Tenants leasing agreement

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Hi friends,

I'm planning on putting a offer on this multi family house & the first floor tenants are on a month to month lease. The rents around here average $800-$850 (Connecticut). They are currently paying $500 & I'm wondering how to go about with the new lease. What's the nicest & efficient way of presenting an increase lease?

Very first time, so I’m learning the ropes!

Check your local landlord/tenant laws re increases, notices, etc

Then, decide if you are ok with vacancy and how much increase will pay for a months vacancy. Once you make that analysis, then send your tenant notice using the legal notice times (usually 30-90 days). 

Also be very sure your units are priced correctly otherwise you will have a hard time renting them and vacancy is the killer of profit 

Good luck !

@Pedro Echevarria - Unfortunately there isn't really a positively accepted response from a rent increase. Just explain that you're the new property manager and the owner is requiring that all tenants get onto a long term lease for market rent.

My market is a bit different than most though, so I'll first attempt to bring it to market, but if they truly can't afford it, then I'll negotiate to the top of their range (as long as it's close to market ($50~) and explain that it will increase again next year.  The $600 in lost rent is often not worth the $5k+ in turnover expense.  So I'll go in with the mindset to increase the rent as much as I possibly can WITHOUT losing the tenant (assuming they're one worth keeping).

@Pedro Echevarria

Wrote in the purchase agreement that you want the unit delivered empty. After close, make any necessary upgrades and rent it out at the highest rent possible.

Do NOT do the fake “I’m just the PM” excuse. If you can’t be honest with your tenants, why should they be honest with you? If you can’t stomach being the owner, hire a PM.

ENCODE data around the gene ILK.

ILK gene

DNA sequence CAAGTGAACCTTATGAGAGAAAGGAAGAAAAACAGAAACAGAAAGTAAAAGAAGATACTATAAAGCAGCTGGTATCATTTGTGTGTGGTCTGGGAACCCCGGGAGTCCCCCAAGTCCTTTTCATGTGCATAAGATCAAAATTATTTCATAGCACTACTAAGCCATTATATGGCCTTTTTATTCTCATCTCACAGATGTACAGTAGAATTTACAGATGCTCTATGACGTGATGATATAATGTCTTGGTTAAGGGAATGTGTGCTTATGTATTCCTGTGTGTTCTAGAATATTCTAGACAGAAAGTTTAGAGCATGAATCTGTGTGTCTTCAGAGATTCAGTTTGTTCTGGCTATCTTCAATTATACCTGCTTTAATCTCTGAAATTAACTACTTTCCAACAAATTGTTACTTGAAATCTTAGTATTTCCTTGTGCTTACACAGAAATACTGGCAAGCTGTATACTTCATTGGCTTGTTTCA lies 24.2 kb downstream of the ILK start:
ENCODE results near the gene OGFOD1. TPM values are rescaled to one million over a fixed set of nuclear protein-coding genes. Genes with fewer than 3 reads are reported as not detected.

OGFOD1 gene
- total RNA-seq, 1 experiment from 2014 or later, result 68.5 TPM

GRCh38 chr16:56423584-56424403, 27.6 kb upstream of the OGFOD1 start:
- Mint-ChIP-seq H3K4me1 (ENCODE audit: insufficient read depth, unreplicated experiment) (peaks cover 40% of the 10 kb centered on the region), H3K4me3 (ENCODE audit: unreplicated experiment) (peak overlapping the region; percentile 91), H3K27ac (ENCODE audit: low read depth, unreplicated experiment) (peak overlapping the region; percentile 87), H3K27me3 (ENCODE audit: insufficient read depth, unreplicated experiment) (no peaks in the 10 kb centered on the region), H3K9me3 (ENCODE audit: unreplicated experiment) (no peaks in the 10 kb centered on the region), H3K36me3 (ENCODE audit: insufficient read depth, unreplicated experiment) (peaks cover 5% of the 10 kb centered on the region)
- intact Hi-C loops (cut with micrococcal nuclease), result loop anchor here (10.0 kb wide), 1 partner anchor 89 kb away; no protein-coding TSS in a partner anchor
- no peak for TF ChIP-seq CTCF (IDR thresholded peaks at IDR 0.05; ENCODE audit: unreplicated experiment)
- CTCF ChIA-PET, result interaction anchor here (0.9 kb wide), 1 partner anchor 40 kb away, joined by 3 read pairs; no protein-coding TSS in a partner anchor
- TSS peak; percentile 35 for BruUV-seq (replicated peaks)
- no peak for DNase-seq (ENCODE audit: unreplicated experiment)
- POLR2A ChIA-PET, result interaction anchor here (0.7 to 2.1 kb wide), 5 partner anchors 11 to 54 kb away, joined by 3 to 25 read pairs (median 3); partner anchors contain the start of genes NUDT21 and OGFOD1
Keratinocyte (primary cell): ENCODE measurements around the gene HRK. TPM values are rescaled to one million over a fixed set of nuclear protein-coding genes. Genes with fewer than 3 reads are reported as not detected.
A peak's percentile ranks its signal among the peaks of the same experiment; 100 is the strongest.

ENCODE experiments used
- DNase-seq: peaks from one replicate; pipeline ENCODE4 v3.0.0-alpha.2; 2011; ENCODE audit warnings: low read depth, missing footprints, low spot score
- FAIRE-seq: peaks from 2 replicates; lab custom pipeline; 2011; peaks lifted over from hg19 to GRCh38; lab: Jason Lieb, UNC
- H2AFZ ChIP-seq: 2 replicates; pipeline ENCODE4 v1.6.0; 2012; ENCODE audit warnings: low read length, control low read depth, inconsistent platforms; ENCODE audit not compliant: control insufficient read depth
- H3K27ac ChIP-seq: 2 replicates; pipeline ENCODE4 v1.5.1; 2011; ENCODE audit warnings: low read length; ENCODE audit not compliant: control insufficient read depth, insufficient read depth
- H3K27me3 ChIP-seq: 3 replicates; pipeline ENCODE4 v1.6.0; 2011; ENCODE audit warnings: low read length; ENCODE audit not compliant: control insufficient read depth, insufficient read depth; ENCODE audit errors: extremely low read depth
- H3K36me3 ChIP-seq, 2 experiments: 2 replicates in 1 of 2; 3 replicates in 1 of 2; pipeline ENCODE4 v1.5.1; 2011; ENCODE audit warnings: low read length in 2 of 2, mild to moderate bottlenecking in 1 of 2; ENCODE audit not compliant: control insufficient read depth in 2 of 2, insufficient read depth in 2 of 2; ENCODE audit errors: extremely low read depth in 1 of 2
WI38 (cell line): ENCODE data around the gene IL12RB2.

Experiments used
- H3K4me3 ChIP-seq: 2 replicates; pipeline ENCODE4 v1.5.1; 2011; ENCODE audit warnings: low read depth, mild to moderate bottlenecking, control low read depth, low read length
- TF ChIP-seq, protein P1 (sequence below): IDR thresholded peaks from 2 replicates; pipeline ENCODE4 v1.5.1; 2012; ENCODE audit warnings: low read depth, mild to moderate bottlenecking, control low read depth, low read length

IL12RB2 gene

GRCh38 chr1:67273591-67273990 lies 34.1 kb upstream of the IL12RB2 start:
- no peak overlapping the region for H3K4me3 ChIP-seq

@Pedro Echevarria

Follow up....

Make sure you write in purchase agreement that no new leases are to be signed. You do not want the seller giving a friendly lease deal to these tenants on the way out the door. If they do that anyway, you can renegotiate the deal wherein the seller can absorb the below market rent amount for the term of the new lease. Or you can cancel the deal.

The best option is to make the Seller give the tenant notice to vacate. They can make you the bad guy so it's easy on them and it's easier on you because you don't have to deal with it.

If the Seller refuses to help, give the tenant the minimum amount of notice required by law (typically 30 days) that you are terminating their lease. Get them out, clean it up, raise the rent, and place your own tenant.

Do not raise the rent incrementally. That only serves to delay the inevitable and create a lot of room for additional problems. They can either afford market rate or they can't.

Don't feel obligated to give them three months to find a new rental. Give the minimum number of days required by law, which should be plenty if they don't procrastinate.

Don't feel bad. This is a business. If the Tenant is a decent person, they will understand they've been renting below market all this time and would be thankful for that opportunity. 

having the seller boot the tenant should be considered carefully. if this is a multi fam that is being financed based on the rent roll,  you will be hurting only yourself if you show the bank the units will be emtpy - they dont like that. also, what time of the year is it?  how long will your units be empty? how much reno needs to be done?

and finally check your local laws. some states do not allow tenants to be evicted for no reason. 

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